This weekend I am going to Nelson to play at a special guitar event – The Resonator Festival.
This has been organised by Russ Mattsen, a Nelsononian who makes glorious resonator guitars (like the one on my back in the picture) His guitars are a stunning combination of tone and beauty.
The Resonator Festival will be a homecoming for many of the guitars he has built over the years. For Russ it will be like a family reunion seeing many of his 'children' and hearing their voices, their stories of travel, the songs and the hard nights of shifting between open and standard tuning that really made them work.
The daredevil stories of traveling by plane will probably make most musicians cry.
The resonator design came out of a time when the guitar was becoming a feature in jazz and big band music, growing beyond its humble beginnings in acoustic blues, folk and country styles. This was before the electric guitar, when being heard was a problem without amplification.
The resonator cone (picture a frying pan shape without a handle in the body of the guitar) bounces the sound out with a very loud ringing tone that can rise above the sound of other instruments.
Perhaps the best-known example of the distinctive resonator tone can be heard in the song Romeo and Juliet which Mark Knofler plays on a National resonator guitar.
The next workout for my much-travelled resonator guitar will be a solo show at Space Studio and Gallery in Whanganui on Saturday April 21st.
I will be playing a bunch of my songs, some new and some favourites along with reading some of the best bits of columns I have written over the past year. I go to Germany regularly to perform in small venues and accidentally discovered that people enjoyed the little stories behind the songs.
This came about when journos doing a gig review wanted me to explain the English lyrics so they could understand and write about the songs. My German is passable so I gave this a shot and audiences enjoyed it.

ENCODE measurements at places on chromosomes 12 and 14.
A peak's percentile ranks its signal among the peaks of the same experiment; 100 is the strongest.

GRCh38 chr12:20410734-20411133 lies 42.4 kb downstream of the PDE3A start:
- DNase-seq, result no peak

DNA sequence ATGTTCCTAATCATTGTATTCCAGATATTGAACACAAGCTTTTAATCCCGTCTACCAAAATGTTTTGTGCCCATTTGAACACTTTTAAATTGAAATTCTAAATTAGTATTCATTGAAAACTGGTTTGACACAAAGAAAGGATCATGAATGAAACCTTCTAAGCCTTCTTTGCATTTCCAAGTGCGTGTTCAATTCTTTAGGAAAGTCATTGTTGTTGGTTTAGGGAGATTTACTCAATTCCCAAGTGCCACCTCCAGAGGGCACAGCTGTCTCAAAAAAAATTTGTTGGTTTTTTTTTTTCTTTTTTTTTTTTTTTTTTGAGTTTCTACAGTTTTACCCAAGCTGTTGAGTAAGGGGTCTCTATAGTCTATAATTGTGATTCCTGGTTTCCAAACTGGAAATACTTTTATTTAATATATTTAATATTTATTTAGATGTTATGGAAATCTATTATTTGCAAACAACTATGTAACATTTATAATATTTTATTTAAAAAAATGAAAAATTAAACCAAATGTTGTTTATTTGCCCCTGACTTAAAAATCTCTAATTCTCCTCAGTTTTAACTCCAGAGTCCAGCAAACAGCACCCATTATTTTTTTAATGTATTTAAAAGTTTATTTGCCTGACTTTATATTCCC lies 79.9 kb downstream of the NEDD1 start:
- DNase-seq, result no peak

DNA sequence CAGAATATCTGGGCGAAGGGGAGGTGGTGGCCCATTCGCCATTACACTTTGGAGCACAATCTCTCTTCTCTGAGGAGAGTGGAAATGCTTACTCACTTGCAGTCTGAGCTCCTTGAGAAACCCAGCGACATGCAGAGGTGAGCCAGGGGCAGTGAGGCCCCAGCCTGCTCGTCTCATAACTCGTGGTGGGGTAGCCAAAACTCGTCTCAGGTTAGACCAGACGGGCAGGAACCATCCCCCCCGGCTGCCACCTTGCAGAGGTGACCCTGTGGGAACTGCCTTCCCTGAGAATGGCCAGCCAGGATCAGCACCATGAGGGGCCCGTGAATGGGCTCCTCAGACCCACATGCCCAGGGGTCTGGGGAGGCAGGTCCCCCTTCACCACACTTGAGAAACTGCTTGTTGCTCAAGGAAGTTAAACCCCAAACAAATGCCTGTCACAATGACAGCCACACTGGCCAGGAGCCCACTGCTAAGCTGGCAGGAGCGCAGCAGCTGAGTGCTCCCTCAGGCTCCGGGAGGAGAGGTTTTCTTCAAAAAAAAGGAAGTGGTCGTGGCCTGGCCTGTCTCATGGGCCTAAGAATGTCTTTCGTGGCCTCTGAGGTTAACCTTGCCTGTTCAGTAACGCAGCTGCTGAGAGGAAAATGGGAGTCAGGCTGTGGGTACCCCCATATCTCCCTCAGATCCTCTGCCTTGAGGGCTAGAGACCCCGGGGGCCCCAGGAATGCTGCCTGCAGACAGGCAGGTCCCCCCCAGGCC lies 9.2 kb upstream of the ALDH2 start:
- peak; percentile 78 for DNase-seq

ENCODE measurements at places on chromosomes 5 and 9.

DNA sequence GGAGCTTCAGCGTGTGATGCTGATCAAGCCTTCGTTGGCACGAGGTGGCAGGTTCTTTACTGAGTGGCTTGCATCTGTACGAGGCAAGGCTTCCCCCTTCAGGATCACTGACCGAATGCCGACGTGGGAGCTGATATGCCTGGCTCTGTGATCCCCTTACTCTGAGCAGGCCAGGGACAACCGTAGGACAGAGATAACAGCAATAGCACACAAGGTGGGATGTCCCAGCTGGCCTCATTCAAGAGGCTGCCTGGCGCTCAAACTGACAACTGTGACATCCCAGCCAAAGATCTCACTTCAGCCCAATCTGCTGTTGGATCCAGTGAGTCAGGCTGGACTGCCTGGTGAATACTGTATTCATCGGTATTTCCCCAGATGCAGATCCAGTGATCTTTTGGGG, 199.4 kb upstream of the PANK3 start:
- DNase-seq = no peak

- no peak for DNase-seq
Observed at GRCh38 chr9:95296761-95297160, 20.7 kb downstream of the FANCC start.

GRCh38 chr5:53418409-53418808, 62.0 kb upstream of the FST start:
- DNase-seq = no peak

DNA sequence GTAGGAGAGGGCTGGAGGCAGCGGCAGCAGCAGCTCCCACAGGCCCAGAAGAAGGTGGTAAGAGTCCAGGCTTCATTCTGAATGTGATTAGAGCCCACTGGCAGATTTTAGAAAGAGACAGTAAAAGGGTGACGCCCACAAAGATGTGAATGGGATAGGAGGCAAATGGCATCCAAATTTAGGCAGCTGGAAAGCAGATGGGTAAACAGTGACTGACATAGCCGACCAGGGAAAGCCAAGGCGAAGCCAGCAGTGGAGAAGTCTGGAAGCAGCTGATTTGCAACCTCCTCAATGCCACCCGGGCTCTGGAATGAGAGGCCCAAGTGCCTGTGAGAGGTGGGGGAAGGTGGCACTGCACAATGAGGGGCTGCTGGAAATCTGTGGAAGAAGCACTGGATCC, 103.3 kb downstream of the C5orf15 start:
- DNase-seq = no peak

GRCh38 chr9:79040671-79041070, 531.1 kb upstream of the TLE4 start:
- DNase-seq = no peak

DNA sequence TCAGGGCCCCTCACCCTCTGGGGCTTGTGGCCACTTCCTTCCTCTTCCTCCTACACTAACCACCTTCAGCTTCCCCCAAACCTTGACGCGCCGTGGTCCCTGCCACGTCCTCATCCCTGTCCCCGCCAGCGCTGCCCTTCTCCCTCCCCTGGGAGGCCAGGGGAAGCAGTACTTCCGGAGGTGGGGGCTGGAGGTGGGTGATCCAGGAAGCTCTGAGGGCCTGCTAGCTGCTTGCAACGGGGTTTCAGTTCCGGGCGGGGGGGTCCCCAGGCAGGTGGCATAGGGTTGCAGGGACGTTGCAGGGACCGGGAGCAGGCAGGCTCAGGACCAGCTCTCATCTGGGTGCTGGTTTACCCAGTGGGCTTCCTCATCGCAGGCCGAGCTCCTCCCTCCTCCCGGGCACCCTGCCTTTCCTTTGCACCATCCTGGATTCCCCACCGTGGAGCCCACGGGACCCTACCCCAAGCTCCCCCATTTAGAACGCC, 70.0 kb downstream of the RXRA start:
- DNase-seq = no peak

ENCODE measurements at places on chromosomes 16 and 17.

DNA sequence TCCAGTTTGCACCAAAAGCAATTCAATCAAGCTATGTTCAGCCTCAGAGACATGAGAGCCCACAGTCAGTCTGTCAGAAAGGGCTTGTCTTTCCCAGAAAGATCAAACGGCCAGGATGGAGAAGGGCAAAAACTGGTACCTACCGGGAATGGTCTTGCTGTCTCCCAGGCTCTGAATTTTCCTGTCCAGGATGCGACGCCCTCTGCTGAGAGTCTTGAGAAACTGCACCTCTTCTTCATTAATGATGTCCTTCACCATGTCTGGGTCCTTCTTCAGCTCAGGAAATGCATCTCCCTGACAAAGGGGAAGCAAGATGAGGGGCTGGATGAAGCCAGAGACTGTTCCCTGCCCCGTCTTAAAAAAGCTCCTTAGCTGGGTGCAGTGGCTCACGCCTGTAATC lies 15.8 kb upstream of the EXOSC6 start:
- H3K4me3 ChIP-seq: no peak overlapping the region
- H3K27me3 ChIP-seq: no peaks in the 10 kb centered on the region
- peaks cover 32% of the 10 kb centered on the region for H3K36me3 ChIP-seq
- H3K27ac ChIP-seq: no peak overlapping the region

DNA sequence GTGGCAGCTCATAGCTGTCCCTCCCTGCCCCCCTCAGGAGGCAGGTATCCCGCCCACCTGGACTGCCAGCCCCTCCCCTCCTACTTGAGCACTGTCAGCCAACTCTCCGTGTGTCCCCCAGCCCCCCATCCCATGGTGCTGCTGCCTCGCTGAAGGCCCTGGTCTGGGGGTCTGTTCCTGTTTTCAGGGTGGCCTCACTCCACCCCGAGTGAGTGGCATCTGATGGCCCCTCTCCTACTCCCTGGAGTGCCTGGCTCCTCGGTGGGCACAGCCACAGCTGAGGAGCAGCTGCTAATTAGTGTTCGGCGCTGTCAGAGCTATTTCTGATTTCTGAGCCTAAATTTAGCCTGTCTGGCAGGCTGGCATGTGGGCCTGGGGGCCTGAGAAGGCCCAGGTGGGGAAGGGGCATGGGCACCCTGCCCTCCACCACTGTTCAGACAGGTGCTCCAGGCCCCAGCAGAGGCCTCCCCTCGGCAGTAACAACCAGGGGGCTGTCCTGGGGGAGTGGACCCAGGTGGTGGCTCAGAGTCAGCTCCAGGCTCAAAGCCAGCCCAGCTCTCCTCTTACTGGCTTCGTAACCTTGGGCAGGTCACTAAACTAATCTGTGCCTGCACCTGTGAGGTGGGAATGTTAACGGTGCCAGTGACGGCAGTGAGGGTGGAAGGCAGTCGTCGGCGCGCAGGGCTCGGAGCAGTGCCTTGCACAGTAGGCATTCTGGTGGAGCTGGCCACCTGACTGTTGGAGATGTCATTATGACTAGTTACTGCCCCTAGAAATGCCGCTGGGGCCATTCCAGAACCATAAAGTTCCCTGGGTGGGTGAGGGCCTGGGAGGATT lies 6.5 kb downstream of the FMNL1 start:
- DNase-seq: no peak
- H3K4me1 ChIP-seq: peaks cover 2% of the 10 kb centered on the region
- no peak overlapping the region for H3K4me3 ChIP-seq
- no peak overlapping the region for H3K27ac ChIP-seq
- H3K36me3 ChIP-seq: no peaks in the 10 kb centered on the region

A yell from the crowd would give me the right word or phrase if I got stuck. This was a novel kind of audience participation and was a lot of fun.
When you come down to my gig at Space Gallery on April 21st, take the chance to come a bit earlier, before my 7pm show and take a look around the Gallery at a family of wonderful instruments built by Mikel Durel.
They are amazing sculptural stringed instruments, assembled from beautiful finished wood and polished metal.
Some of the instruments show their connection to the guitar family while others appear to have been born out of wedlock with only a vague resemblance to their siblings. Not only do they all look glorious but they do function as musical instruments. The sounds defy easy description.
Imagine cello-like tones, drum rolls and percussive springs and you are part way there.
The guitar events go on with Darren Watson and band doing a set of his blues influenced material at Lucky Bar on May 4th.
Last time he played In Whanganui he brought the house down with a blistering set and stunning performance that equals acts that come out of the USA.
The man is a titan on guitar, with a powerful voice, who plays like a man possessed so it is bound to be a great night. I will be there – it would be remiss of me not too as am playing a short opening set.
Terry Sarten is a writer, musician and social worker. Feedback: firstname.lastname@example.org
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